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Start simple in first garden
MISSISSIPPI STATE -- Gardeners wanting a backyard success this summer can do more than hope it will happen.
Sonja Skelly, consumer horticulture specialist with Mississippi State University's Extension Service, said a soil test and drainage assessment will go a long way to ensuring a successful garden.
"The very first thing you should do is take a soil test from whatever part of the landscape you want to plant something in," Skelly said. "Take soil from several locations to be sure it is representative of the area you will be planting in."
Boxes for the soil sample and directions on how to collect it are available from local county Extension offices. MSU's Soil Testing Lab will analyze the soil's composition and provide an analysis of the soil.
"You will find out what the soil has in it, what it's deficient in and ways you can improve the soil," Skelly said. "Your county Extension agent can help you interpret these results."
Add fertilizer and other amendments according to what the analysis indicates is missing from the garden.
Check the area's drainage when taking soil samples. Skelly said a coffee can with both ends cut out makes a simple tool for testing. Place the can in a 4-inch deep hole and press soil firmly around the outside. Fill it with water and measure the water's height after one hour.
If the water level has dropped at least 2 inches, the area has normal drainage. If more than 5 inches are gone in an hour, the garden has excessive drainage; if the water has barely drained at all, the area is poorly drained. Skelly said most areas of the state have poorly-drained clay soil.
"The best thing you can do if the soil is draining too fast or too slow is to add organic matter," Skelly said. "Organic matter helps improve soil structure and will improve drainage."
Skelly said Mississippi's native soils have little organic matter in them. To increase a garden's organic matter, add compost, shredded leaves, bark, peat moss or grass clippings mixed with something like shredded leaves to prevent the grass from mildewing.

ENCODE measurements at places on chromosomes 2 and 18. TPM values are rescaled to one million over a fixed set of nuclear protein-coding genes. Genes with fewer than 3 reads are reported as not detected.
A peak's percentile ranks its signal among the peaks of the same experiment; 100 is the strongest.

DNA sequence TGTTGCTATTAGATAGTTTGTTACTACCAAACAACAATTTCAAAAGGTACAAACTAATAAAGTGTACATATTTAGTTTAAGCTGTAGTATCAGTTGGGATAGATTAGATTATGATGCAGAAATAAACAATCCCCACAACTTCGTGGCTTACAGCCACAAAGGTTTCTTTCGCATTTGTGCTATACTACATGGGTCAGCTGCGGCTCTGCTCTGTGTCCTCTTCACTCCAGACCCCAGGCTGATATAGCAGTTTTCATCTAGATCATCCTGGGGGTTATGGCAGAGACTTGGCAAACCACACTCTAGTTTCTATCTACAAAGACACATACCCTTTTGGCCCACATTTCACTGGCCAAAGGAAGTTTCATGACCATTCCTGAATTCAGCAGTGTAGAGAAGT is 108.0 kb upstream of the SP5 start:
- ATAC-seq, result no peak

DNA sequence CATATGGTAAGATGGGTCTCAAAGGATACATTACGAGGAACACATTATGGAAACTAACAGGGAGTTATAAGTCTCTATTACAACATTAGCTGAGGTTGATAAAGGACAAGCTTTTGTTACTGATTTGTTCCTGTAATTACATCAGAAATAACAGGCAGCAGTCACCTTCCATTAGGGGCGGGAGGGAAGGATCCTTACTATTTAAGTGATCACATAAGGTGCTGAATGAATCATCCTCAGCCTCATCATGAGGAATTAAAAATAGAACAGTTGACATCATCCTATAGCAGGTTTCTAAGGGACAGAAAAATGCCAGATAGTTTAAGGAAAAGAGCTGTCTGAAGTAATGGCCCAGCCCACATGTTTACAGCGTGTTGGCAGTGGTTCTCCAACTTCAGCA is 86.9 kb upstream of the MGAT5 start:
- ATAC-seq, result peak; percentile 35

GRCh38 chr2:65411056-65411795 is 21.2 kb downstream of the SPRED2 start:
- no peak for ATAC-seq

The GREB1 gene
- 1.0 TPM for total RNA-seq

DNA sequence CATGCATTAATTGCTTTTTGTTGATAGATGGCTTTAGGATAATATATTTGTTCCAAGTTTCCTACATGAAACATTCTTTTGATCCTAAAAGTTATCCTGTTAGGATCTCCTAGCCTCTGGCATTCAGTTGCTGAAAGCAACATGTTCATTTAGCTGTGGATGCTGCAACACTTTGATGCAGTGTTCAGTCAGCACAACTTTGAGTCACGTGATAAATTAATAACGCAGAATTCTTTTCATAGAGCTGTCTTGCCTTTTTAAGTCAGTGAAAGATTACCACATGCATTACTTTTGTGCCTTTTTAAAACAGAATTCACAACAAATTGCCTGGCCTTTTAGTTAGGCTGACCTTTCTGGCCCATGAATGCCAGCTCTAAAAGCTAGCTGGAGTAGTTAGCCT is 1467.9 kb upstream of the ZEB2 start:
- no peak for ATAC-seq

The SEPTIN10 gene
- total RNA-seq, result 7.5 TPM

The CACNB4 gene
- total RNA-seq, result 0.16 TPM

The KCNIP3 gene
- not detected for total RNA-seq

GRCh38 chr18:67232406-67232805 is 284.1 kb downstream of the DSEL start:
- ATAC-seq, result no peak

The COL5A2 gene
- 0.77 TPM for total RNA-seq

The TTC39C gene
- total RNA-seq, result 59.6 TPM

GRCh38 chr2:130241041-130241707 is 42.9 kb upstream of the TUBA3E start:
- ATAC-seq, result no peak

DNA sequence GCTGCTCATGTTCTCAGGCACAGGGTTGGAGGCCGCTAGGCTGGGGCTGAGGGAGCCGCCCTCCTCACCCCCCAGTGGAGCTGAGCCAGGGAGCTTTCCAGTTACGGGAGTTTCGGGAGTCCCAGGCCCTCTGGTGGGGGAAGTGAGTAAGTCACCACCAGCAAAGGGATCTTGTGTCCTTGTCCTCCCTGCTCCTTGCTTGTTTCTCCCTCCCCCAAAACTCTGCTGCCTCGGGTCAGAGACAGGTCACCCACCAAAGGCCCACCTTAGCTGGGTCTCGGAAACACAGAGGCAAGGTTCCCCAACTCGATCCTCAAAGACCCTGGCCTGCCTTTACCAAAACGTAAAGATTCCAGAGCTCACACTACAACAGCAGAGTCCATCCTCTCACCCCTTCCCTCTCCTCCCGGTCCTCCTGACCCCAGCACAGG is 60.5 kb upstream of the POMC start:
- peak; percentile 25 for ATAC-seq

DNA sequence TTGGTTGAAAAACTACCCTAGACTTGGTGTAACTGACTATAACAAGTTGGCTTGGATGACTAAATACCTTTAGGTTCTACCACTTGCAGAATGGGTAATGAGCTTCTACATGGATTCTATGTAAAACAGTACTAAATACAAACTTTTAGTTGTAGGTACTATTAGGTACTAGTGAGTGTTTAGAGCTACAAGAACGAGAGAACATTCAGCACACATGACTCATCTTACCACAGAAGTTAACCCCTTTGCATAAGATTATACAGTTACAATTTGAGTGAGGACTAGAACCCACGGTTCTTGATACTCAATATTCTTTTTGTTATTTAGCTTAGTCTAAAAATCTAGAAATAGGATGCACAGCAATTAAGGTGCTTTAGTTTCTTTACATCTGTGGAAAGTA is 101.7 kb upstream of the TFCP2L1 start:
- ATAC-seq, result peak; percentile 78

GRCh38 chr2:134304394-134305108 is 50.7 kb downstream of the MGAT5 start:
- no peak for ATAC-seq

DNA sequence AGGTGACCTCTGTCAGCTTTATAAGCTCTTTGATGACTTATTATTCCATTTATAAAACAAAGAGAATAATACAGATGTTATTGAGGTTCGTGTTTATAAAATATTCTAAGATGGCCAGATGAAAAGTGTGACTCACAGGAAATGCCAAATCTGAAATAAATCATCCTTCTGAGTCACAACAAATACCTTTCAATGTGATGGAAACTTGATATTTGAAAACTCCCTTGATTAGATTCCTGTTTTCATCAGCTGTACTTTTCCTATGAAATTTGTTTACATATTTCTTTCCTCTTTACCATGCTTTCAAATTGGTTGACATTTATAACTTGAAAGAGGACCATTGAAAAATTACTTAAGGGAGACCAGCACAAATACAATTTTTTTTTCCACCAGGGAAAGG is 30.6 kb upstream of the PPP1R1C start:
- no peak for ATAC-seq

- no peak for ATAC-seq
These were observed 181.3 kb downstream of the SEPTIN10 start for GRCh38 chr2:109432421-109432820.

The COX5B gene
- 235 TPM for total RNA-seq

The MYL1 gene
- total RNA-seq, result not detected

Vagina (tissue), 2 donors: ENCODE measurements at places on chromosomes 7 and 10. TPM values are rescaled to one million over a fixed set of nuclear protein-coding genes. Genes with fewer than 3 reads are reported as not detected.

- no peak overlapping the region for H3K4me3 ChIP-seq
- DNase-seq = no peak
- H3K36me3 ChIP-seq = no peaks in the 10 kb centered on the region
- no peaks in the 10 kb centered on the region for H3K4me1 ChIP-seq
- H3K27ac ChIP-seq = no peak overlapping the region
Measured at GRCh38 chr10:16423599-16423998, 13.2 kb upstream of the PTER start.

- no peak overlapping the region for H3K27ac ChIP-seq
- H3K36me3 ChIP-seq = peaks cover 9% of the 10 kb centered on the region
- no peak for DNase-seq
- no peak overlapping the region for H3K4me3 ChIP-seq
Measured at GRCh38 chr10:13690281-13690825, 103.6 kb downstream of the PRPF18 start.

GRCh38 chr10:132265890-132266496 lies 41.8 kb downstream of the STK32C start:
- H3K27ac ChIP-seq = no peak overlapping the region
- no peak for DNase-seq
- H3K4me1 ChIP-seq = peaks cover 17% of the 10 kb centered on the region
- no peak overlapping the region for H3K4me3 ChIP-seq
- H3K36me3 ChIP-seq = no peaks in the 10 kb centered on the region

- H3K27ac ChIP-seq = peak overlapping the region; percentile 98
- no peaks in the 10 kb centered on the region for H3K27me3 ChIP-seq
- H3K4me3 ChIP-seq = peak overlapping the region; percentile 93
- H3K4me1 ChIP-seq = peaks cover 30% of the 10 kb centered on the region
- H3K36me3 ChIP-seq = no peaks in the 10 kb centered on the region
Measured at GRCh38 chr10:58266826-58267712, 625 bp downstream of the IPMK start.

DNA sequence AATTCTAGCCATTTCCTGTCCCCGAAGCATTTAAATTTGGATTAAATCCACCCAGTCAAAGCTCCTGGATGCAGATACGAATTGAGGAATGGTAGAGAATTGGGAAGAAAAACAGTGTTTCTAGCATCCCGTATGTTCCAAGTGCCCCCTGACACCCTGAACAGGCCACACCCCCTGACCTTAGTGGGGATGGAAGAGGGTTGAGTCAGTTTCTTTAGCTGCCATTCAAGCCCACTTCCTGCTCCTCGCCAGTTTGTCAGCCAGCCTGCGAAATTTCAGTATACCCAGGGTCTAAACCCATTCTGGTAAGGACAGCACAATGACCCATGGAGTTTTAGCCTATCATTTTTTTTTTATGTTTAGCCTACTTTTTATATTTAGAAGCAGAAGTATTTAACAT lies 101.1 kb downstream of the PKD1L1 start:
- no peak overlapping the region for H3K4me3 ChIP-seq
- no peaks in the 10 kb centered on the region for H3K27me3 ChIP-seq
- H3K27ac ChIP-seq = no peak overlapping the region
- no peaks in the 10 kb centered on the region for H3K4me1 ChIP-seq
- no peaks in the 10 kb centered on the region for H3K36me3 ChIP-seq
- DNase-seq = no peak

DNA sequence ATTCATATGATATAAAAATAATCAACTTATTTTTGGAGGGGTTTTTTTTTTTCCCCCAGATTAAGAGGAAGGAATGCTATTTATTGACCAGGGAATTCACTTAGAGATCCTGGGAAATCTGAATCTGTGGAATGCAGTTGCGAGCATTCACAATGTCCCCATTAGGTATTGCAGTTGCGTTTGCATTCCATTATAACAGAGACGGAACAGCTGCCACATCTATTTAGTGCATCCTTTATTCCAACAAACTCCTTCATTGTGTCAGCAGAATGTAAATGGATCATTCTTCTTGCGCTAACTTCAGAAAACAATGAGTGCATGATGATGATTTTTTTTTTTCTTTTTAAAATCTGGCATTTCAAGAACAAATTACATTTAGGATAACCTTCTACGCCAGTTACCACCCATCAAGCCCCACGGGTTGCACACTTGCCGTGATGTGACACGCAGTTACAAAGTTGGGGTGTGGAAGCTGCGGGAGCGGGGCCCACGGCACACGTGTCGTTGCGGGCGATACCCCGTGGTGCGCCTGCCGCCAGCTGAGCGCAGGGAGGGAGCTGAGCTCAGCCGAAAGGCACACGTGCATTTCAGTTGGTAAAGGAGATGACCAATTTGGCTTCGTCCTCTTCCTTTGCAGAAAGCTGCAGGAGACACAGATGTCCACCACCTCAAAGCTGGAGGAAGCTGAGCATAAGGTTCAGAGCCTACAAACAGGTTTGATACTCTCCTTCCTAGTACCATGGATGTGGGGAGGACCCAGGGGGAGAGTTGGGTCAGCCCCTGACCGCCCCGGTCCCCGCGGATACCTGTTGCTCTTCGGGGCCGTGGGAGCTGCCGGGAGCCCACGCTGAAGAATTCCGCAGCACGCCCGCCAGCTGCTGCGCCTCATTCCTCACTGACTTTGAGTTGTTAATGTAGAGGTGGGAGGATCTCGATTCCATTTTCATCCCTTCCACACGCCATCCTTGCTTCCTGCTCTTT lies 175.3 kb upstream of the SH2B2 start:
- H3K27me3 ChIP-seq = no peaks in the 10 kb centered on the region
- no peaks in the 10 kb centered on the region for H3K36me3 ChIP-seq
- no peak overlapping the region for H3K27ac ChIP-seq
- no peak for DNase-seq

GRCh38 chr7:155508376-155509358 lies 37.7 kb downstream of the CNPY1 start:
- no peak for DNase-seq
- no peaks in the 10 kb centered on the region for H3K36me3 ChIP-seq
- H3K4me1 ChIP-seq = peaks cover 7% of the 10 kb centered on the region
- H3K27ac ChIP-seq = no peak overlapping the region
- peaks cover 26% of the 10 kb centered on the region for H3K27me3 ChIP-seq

Once the bed is prepared, it's time for the plants. Stacy Brown, Extension area horticulture specialist in Monroe County, said gardeners should plant crops they actually like and that are suited to the area.
"If you plant a particular crop because you like to eat it, you are willing to put forth more effort," Brown said.
Choose varieties that are disease-resistant. With tomatoes, the letters that follow the name, such as "V" for verticillium wilt or "TMV" for tomato mosaic virus, indicate what diseases the plant is resistant to. The more letters, the more diseases a plant is resistant to.
Okra, tomatoes, bush snap beans, southern peas and peppers are a few of the vegetables that do well in Mississippi. Brown said no vegetable is necessarily harder to grow than others if the gardener has chosen the correct variety for the area.
"Some vegetable varieties will take more time because of insects and diseases, but that doesn't necessarily mean they are hard to grow," Brown said.
He encouraged beginning gardeners to start small. Consider raised beds, as these are more manageable. Choose the location with the plants' nutrient, sunshine and moisture requirements in mind. Plant vegetables that germinate early.
"If a person sees something coming out of the ground quickly, they will probably be more excited about the garden and be willing to put more effort into it," Brown said.
A common mistake beginning gardeners make is trying to work too large a plot, selecting plants not suited to Mississippi's planting zones and trying to grow everything.
"If you have a problem with a weed, insect or disease, or have another gardening question, be sure to ask for help. Extension agents are always here and willing to assist," Brown said.
The Extension Service's Garden Tabloid is a useful reference for gardeners. Gardeners can get a copy online or by contacting the local Extension office.